CARB Extends Statewide Drayage Truck Ban for a Few

Good news and bad news from the state of California regarding the impending January 1, 2010 statewide ban of older diesel drayage trucks.

The good news is that the California Air Resources Board has extended the ban start date to April 30, 2010.

The bad news is that the extension only applies to a very small number of truck owners– namely those that have already been approved for state grants to retrofit their trucks but have not yet received the funds from the state.

Truckers throughout the state have been petitioning Sacramento to extend the deadline, which threatens to idle thousands of port-servicing trucks as of Jan. 1, 2010. CARB is instituting the ban in an effort to dramatically cut diesel emissions throughout the state.

The new CARB extension will allow trucks pre-approved for retrofit or upgrade funds to continue operating in the ports and rail yards until the funds are made available or April 30, 2010, whichever comes first. CARB will be offering stickers to trucks that fit the extension criteria.

These include:
  • The truck is approved for air quality incentive funding administered by the air districts in the South Coast, Bay Area, San Joaquin Valley, San Diego, Imperial or Port of Long Beach under a Proposition 1B truck retrofit or replacement grant, or
  • The truck is approved for air quality incentive funding administered by the air districts in the South Coast or Bay Area or the Port of Long Beach, operating under a related non-Proposition 1B drayage truck incentive program for scrappage and replacement with a diesel or alternative fuel truck meeting 2007 emission levels or retrofitted with a CARB-verified level 3 PM filter, or
  • The truck is covered by an incentive program contract that was fully executed by Dec. 4, 2009, or
  • The incentive applicant has been notified in writing by an air district or port that the specific truck has been selected for funding after a successful pre-inspection and compliance check and the applicant submitted a valid purchase order to the local agency by Dec. 4, 2009.

Last month, more than 1,000 drayage truckers in the Bay Area were notified that their applications for state funding were denied after the $22 million in set-aside state funds for retrofits and upgrades ran out. None of these denied applicants would be eligible for the new CARB extension and will be banned from entering ports and rail yards on Jan. 1, 2010.

Hueneme Port Autos Flat Through 2012

The niche Port of Hueneme, which for nearly twenty years has been the final resting place of breakbulk customers shooed away by the container-centric Southern California ports, is now facing the full sting of the global economic downturn.

During the annual "state of the port" presentation made Monday, officials forecast that the port's all-important automobile import sector is not likely to pick up until 2012 or 2013.

Despite this, the president of the port's harbor commission remains confident that the turnaround will come.

“Obviously, I can’t look into a crystal ball,” said commission president Jesse Ramirez. “But by all indicators, by 2012 we’ll be looking pretty good.”

Ramirez said that despite some quarterly increases in business at the port over the past year, the numbers for the entire fiscal year still remain down more than 20 percent over year-ago period. In addition, the port is projecting that cargo volumes will remain stagnant through 2012, with any hopes of an increase coming after this period.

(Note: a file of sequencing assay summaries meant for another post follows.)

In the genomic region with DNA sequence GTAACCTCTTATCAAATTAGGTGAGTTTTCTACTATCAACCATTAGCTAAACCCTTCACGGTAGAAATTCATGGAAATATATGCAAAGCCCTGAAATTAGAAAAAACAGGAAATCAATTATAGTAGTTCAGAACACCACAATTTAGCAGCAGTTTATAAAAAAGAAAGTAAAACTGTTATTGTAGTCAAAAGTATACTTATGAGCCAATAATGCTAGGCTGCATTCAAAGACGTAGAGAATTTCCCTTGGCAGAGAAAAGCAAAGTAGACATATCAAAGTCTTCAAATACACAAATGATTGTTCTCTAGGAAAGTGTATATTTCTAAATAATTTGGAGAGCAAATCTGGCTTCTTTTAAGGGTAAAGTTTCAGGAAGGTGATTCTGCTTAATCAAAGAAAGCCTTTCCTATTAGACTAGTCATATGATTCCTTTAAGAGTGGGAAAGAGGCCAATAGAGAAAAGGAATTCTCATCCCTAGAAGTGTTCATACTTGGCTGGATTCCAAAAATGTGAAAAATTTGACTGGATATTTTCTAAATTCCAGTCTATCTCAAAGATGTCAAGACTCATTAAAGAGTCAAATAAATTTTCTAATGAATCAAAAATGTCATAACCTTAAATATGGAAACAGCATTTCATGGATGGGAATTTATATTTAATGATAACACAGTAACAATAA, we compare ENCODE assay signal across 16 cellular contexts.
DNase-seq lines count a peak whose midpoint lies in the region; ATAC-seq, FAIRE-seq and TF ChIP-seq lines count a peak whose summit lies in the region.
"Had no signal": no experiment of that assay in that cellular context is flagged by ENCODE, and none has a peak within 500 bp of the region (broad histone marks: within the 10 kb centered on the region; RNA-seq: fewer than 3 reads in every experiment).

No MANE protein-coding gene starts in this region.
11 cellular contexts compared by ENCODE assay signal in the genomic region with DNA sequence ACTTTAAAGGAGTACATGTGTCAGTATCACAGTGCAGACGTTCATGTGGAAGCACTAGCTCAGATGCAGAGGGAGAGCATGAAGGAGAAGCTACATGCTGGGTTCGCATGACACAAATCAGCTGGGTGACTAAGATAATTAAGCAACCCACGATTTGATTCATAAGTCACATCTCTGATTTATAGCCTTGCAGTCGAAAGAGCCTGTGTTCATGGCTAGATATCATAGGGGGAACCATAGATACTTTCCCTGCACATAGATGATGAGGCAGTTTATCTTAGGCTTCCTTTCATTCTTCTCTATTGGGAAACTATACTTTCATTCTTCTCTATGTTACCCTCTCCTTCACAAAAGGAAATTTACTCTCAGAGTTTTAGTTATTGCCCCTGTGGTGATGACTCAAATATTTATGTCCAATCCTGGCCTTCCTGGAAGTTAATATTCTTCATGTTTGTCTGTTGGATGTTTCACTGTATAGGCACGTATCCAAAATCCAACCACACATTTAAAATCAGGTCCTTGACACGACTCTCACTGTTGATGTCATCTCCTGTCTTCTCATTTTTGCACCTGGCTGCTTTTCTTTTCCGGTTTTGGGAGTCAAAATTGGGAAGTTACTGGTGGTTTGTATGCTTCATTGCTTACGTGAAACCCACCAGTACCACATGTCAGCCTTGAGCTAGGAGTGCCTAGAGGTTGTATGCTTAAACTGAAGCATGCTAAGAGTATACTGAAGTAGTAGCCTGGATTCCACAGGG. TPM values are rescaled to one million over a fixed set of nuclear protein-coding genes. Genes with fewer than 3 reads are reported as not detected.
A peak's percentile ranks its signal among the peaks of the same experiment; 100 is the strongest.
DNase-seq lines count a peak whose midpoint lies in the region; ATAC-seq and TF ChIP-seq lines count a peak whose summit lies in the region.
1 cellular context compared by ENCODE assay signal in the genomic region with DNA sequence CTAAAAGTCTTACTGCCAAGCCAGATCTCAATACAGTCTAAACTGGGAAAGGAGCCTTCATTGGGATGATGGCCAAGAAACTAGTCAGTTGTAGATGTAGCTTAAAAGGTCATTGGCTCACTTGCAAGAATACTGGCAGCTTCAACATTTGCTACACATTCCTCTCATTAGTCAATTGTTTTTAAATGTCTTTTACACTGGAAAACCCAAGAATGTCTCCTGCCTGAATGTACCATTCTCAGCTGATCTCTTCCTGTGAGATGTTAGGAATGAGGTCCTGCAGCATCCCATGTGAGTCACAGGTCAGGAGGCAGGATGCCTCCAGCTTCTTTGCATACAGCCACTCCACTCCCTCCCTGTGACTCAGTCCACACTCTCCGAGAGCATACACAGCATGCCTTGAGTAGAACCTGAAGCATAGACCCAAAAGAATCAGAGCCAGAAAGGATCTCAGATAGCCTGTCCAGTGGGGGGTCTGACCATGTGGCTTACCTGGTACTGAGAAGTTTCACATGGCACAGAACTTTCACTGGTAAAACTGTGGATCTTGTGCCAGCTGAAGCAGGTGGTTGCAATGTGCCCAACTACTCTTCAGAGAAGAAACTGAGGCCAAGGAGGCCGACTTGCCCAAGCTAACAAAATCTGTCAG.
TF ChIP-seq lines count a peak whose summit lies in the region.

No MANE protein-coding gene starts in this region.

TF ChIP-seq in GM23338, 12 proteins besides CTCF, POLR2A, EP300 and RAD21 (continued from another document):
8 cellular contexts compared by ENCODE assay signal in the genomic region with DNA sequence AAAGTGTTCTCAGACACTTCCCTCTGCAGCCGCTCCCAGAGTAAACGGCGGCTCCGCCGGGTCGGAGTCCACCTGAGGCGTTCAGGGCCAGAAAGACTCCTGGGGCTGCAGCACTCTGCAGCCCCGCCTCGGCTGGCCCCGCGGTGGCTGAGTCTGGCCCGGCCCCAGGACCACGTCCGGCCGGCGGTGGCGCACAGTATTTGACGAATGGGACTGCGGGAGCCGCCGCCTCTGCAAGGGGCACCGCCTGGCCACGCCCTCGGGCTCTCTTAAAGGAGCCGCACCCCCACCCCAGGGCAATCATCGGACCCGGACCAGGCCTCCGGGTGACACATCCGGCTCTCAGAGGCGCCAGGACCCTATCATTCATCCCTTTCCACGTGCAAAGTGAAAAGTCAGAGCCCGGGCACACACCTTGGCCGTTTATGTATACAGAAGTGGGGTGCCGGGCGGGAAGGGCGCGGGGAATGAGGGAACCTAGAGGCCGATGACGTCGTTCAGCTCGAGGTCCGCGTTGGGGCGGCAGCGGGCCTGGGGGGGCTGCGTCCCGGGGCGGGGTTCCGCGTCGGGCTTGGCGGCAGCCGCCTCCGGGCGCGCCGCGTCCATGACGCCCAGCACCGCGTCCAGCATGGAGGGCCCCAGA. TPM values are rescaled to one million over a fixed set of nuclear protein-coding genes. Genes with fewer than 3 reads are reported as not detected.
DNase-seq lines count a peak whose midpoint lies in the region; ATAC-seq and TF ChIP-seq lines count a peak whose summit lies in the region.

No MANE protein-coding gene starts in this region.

And for Hueneme, lost cargo volumes are lost revenues as the port makes its money on charges based on the tonnage weight of cargo.

While produce such as bananas and pineapples, another staple of Hueneme's business, has remained fairly strong during the auto sector collapse, port officials can not help but point to the fact that cars bring in a much higher level of revenue. For example, a ton of bananas will generate about $4.50 a ton in revenue for the port, while a ton of automobiles will generate $22 for the port.

All told, the port reported a more than 10 percent drop off in total revenue for the 2008-2009 fiscal year.

Guam Port Misuse Saga Continues

Like The Godfather’s Michael Corleone lamenting that he keeps being pulled back into his criminal past, the Port Authority of Guam can not seem to get away from the Guam Shipyard misuse incident.

Despite PAG offering last week what it considered the last word on the subject, namely that all cargo will move through the island under the auspices of PAG as Guam law states or face legal action, the firm at the root of the shipyard incident is now challenging nearly $1 million in fees levied against it by PAG over the misuse.

Watts Constructors, which has used the Guam Shipyard to load several shipments of cargo and thus circumvented the PAG-controlled commercial port, now claims that the PAG-imposed penalties are unfair and that the firm was forced to use the shipyard because the normal port facilities could not handle the shipment.

"We understand that the Port wants to be the exclusive commercial port on Guam," said a Watts Constructors' news release. "However, as it stands now and as our situation shows, the Port is simply not yet equipped to handle the full range of cargo moving on and off the island today."

Guam law states that all cargo moving on and off the island must be handled by the PAG-controlled commercial port. However, the port has struggled in recent years to upgrade the facilities, including several failed attempts to replace decades-old cranes.

After learning of the shipyard misuse, PAG required Watts to pay fees to the port for the illegal shipment. The state government also fined the shipping agent involved.
Watts is now arguing that Guam law does not support the PAG's position in imposing those charges.

"The Port had neither the capacity nor capability to handle the load-out operations for the second voyage bound for Pearl Harbor," said the Watts release. "Thus, Watts Constructors used the Guam Shipyard Facility to load the remaining Navy cargo onto its vessel."